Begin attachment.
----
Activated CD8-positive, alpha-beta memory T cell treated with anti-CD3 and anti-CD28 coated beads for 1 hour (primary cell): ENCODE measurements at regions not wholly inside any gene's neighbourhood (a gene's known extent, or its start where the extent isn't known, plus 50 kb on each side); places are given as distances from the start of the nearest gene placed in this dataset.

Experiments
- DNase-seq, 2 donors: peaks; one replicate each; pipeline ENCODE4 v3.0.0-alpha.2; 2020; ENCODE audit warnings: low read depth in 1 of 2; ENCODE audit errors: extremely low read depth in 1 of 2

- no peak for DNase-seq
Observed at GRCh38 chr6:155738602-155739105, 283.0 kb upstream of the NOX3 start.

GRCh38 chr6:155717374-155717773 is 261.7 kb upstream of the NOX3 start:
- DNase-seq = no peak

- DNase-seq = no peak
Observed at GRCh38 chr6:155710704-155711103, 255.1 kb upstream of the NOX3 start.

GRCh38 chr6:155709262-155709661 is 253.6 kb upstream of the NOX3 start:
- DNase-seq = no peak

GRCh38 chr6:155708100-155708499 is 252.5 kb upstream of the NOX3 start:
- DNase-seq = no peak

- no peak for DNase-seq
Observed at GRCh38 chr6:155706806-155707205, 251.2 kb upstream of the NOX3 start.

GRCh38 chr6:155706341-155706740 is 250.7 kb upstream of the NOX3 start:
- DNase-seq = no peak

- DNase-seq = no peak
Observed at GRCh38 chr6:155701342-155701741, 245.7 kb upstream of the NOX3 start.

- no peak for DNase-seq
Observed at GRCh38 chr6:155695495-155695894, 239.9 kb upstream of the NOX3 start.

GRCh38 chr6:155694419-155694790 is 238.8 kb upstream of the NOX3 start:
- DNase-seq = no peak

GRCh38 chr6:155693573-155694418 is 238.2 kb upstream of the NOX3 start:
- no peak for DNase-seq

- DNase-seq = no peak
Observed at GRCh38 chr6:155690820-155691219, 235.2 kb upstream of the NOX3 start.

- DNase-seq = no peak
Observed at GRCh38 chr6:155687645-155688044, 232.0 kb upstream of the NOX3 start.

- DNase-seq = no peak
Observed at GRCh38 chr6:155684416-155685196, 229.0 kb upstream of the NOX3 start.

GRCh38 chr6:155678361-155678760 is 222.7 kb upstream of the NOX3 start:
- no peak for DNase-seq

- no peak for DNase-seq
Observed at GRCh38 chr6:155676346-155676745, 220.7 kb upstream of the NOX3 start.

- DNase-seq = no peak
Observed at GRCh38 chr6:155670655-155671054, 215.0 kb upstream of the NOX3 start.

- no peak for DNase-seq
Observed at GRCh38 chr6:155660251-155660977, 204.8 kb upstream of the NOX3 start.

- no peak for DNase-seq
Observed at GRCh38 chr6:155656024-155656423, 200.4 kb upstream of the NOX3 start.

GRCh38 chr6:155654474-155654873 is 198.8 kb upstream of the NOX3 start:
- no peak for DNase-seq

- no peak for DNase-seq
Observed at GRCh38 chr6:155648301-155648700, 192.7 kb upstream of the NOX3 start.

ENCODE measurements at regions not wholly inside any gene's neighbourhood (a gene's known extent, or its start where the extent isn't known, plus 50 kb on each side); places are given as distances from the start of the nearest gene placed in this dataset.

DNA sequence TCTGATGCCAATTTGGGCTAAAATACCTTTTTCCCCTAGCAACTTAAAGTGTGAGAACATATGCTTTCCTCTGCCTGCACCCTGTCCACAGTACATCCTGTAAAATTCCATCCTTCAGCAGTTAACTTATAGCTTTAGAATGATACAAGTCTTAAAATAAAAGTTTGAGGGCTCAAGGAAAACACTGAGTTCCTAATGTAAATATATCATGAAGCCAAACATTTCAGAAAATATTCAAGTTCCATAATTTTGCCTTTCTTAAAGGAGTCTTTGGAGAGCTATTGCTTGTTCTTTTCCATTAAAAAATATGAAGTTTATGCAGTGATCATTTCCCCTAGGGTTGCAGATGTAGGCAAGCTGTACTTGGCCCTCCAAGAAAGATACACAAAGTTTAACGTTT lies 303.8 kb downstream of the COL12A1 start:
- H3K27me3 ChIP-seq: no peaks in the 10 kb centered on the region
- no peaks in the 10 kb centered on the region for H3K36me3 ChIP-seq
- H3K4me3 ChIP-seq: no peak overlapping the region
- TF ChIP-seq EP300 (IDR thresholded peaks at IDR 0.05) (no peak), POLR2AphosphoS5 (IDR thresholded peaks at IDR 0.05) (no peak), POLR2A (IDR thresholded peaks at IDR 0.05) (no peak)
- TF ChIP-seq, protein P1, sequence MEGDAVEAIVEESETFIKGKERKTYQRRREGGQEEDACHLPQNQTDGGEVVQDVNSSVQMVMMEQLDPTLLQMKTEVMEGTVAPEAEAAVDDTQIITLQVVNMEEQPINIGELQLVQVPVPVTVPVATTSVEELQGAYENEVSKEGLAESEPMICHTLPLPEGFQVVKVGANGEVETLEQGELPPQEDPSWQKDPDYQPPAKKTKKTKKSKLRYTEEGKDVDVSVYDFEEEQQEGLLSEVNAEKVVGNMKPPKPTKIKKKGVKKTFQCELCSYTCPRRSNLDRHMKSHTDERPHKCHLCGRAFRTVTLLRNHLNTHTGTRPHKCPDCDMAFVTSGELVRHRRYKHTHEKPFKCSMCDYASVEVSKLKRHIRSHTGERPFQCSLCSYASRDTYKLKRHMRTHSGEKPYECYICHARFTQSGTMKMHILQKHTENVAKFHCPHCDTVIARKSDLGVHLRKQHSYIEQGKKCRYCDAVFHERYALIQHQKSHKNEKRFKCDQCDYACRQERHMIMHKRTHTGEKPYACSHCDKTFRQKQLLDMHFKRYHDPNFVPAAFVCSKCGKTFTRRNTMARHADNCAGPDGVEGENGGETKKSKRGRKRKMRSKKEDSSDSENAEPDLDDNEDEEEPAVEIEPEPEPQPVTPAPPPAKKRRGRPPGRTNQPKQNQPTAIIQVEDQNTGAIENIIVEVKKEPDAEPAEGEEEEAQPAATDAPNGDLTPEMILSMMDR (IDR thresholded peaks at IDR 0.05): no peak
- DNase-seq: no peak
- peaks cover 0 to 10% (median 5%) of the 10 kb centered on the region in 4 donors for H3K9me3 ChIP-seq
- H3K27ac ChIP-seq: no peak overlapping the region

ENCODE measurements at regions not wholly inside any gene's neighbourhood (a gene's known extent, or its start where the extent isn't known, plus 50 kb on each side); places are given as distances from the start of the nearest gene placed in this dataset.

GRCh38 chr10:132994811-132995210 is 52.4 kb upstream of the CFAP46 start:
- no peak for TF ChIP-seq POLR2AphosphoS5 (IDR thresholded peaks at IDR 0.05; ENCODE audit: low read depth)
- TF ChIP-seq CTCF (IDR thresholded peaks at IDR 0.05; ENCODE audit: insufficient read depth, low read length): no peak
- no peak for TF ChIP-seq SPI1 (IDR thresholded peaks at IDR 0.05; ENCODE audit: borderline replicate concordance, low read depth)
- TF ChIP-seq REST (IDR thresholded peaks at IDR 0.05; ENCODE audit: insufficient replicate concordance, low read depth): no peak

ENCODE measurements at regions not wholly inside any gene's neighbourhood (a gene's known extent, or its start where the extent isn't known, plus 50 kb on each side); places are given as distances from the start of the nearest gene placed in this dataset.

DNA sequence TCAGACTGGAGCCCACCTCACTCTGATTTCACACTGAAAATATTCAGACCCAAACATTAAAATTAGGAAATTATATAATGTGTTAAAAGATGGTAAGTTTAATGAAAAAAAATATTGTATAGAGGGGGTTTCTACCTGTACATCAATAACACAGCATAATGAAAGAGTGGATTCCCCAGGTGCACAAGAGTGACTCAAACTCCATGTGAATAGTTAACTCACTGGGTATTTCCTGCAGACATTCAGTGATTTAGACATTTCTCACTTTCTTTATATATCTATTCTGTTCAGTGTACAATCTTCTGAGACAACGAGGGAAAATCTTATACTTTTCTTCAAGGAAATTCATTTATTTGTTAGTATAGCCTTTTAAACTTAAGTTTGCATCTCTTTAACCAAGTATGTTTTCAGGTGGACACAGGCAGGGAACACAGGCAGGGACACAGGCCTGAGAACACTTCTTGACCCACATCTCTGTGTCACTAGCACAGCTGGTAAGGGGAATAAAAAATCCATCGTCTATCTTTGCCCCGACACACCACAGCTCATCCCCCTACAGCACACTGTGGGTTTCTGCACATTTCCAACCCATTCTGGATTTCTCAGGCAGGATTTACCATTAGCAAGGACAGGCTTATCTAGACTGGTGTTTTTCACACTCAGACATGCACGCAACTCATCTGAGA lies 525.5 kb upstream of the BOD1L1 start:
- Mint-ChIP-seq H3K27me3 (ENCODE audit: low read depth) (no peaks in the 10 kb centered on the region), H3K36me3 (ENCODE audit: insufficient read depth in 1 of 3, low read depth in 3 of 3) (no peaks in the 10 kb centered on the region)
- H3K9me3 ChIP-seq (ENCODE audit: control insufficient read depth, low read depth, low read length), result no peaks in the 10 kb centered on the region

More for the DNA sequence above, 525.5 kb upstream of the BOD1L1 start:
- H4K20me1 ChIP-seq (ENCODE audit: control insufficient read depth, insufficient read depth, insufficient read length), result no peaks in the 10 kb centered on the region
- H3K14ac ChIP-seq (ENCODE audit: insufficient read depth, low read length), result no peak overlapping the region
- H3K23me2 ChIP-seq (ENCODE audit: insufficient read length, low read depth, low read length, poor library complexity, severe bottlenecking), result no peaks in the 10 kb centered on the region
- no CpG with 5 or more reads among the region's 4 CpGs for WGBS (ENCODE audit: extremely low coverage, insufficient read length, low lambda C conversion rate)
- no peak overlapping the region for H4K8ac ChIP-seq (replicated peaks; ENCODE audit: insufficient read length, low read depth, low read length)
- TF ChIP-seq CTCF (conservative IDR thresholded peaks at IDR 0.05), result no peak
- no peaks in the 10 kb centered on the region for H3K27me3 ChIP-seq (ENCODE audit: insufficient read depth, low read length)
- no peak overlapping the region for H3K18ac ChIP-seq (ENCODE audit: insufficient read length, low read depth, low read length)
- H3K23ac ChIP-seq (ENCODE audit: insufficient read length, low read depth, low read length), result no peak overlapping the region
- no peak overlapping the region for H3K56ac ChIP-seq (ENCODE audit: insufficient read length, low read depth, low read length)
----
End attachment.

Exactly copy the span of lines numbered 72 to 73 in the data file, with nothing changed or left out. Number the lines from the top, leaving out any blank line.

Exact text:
- TF ChIP-seq CTCF (conservative IDR thresholded peaks at IDR 0.05), result no peak
- no peaks in the 10 kb centered on the region for H3K27me3 ChIP-seq (ENCODE audit: insufficient read depth, low read length)